Masovian dialect

Masovian dialects
dialekty mazowieckie
Pronunciation [mazɔˈvʲɛt͡skʲɛ]
Native to Poland
Region Mazovian Voivodeship, Podlaskie Voivodeship
Latin (Polish alphabet)
Language codes
ISO 639-3
Glottolog None
Linguasphere 53-AAA-cc
(varieties: 53-AAA-cca to 53-AAA-ccu)

The Masovian dialect, also written Mazovian, is the dialect of Polish spoken in Mazovia and historically related regions, in northeastern Poland.[1] It is the most distinct of the Polish dialects and the most expansive.[1]

Masovian dialect (B3) among languages of Central Europe

Masovian emerged in the process of mixing the Polish and the Mazovian language existing as a separate language well until 20th century, according to various scholars.[2][3][4][5][6][7] Mazovian dialects may exhibit such features as mazurzenie, liaison (intervocallic voicing of obstruents on word boundaries), and asynchronous palatal pronunciation of labial consonants (so-called softening). The Kurpie region has some of the most distinctive phonetic features due to isolation. Characteristics include:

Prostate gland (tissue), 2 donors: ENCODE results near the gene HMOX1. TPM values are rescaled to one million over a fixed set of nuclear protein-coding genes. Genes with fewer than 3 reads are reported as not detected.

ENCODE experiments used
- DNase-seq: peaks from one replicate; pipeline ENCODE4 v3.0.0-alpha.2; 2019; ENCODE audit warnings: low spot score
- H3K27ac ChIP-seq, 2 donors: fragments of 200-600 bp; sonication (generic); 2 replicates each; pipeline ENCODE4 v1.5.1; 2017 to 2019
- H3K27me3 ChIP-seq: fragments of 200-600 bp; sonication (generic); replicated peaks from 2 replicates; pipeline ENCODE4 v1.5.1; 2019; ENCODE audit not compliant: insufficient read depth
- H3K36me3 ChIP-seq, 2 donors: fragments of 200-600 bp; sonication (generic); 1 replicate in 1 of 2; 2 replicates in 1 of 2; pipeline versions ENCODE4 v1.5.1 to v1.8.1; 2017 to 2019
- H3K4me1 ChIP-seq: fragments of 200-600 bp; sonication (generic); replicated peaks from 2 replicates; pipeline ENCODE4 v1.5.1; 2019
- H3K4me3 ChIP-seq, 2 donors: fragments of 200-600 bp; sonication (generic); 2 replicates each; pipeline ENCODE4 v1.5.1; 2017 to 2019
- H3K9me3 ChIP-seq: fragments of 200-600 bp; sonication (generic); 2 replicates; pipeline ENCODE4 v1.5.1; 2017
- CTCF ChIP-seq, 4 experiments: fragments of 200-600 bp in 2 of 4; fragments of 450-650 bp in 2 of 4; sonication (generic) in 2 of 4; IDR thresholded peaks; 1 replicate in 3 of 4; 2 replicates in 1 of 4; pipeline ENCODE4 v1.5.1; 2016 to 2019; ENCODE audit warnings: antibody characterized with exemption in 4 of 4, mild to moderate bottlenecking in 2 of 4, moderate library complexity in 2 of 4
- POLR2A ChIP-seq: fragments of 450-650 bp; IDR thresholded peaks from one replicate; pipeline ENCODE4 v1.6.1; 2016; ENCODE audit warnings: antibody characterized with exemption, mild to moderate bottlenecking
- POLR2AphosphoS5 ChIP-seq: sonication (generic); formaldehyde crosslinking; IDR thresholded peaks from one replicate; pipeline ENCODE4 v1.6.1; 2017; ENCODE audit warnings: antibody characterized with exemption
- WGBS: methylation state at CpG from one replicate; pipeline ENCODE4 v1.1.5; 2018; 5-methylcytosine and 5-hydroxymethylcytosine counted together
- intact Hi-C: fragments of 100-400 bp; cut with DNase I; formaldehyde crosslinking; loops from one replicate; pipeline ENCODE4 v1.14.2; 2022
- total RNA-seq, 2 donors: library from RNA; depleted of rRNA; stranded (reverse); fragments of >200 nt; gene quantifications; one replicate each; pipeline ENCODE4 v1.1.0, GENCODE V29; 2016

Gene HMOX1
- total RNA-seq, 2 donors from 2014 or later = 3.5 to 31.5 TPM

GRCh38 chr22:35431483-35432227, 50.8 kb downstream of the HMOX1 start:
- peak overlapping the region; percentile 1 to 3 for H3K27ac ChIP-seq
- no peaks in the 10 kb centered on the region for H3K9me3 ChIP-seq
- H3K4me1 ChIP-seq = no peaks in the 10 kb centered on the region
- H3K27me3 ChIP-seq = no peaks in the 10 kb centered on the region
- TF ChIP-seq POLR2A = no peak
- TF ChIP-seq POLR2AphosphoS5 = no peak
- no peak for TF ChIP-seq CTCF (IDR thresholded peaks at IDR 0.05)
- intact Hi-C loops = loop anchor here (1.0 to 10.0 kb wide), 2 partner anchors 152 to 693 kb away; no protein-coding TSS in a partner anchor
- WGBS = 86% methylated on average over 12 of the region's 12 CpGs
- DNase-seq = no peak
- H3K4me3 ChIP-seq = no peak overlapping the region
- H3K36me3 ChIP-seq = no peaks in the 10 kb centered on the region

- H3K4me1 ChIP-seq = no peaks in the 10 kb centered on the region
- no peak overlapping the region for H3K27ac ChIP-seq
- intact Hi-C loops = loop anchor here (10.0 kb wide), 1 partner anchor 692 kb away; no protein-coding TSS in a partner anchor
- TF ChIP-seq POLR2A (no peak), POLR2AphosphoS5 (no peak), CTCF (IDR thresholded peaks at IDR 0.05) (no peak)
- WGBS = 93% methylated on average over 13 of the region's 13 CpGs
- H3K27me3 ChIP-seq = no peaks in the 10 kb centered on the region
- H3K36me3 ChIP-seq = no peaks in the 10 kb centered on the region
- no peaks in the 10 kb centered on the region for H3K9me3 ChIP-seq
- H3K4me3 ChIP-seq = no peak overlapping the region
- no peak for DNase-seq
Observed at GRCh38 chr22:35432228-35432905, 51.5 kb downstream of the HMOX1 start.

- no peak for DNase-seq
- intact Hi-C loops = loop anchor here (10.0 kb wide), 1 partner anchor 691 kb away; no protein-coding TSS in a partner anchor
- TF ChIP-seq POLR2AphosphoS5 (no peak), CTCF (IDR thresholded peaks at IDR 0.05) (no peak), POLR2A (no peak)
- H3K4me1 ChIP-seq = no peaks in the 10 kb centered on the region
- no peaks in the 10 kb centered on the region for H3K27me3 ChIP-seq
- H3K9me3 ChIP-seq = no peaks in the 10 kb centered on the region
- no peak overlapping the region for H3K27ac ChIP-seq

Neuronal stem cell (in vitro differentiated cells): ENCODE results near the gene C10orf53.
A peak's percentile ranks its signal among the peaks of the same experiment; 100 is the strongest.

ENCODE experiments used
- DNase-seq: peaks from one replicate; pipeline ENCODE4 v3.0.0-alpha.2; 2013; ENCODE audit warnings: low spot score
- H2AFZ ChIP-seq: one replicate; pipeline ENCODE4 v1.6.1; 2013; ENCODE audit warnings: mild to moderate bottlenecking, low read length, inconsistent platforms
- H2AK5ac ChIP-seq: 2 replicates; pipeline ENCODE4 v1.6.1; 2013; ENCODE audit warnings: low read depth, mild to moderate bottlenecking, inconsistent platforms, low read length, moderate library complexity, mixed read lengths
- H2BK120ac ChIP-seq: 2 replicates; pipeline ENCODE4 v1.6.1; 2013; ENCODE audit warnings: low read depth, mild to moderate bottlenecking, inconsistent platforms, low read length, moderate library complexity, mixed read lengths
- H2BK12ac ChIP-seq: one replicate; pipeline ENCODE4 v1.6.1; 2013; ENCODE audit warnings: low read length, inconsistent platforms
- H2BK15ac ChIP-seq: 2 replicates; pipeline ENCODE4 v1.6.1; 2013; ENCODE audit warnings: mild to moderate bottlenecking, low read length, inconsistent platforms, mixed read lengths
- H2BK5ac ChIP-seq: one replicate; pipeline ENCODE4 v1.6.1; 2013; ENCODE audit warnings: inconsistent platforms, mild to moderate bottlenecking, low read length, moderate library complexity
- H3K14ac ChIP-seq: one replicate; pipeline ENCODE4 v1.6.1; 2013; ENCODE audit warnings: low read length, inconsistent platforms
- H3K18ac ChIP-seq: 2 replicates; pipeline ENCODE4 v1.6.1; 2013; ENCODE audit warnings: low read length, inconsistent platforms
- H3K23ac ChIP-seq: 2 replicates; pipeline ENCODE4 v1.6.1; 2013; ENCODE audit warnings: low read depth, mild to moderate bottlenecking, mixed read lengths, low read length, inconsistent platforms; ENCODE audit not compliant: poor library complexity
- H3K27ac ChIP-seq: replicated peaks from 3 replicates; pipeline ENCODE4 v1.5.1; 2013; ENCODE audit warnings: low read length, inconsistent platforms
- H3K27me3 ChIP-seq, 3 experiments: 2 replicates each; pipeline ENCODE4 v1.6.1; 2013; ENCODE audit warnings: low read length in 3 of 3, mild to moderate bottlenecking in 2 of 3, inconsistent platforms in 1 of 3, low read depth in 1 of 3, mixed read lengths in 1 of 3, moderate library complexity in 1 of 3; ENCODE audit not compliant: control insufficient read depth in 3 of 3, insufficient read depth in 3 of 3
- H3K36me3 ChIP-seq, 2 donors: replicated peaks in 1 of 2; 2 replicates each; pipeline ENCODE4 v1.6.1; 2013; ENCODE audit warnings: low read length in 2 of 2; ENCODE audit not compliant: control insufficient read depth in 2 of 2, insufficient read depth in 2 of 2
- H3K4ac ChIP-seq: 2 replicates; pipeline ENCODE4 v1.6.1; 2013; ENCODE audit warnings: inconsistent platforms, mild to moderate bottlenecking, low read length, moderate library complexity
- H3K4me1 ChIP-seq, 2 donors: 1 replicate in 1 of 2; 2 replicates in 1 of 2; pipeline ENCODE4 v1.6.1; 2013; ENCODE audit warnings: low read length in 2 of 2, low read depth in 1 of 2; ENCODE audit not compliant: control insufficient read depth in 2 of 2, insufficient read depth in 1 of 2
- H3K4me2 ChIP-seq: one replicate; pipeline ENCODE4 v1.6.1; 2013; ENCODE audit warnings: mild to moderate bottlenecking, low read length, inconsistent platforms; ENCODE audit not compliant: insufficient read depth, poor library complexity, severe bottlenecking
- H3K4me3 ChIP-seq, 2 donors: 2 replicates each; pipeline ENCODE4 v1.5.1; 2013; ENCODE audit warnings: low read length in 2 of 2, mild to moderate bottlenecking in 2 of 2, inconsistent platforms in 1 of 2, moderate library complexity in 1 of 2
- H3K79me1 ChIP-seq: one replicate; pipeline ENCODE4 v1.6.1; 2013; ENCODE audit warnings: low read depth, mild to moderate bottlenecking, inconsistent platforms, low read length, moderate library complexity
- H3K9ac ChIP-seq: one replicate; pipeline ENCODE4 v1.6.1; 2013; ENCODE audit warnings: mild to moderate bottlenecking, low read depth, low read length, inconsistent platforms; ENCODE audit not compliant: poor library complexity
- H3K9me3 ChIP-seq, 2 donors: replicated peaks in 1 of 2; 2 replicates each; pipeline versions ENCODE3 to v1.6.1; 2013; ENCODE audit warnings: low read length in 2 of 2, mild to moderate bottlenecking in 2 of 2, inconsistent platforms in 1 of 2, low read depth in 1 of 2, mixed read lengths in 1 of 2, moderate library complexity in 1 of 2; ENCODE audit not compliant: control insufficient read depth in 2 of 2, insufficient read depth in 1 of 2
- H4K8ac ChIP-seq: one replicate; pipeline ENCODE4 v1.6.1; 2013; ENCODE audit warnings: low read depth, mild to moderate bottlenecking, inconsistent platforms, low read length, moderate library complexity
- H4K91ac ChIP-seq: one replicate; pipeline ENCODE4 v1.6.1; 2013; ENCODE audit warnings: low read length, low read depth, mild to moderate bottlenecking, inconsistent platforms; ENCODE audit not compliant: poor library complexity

Masovian dialects also contain certain vocabulary that is distinct from the standard Polish language and shares common characteristics with the Kashubian language.[8]


Mazovian dialects include but are not limited to subdialects[9] of:

  • Białystok dialect (Polish: gwara białostocka)
  • Suwałki dialect (Polish: gwara suwalska)
  • Warmia dialect (Polish: gwara warmińska)
  • Kurpie dialect (Polish: gwara kurpiowska)
  • Masurian dialect (Polish: gwara mazurska)
  • Malbork-Lubawa dialect (Polish: gwara malborsko-lubawska)
  • Ostróda dialect (Polish: gwara ostródzka)
  • Near Mazovian dialect (Polish: gwara mazowsze bliższe)
  • Far Mazovian dialect (Polish: gwara mazowsze dalsze)
  • Warsaw dialect (Polish: gwara warszawska)



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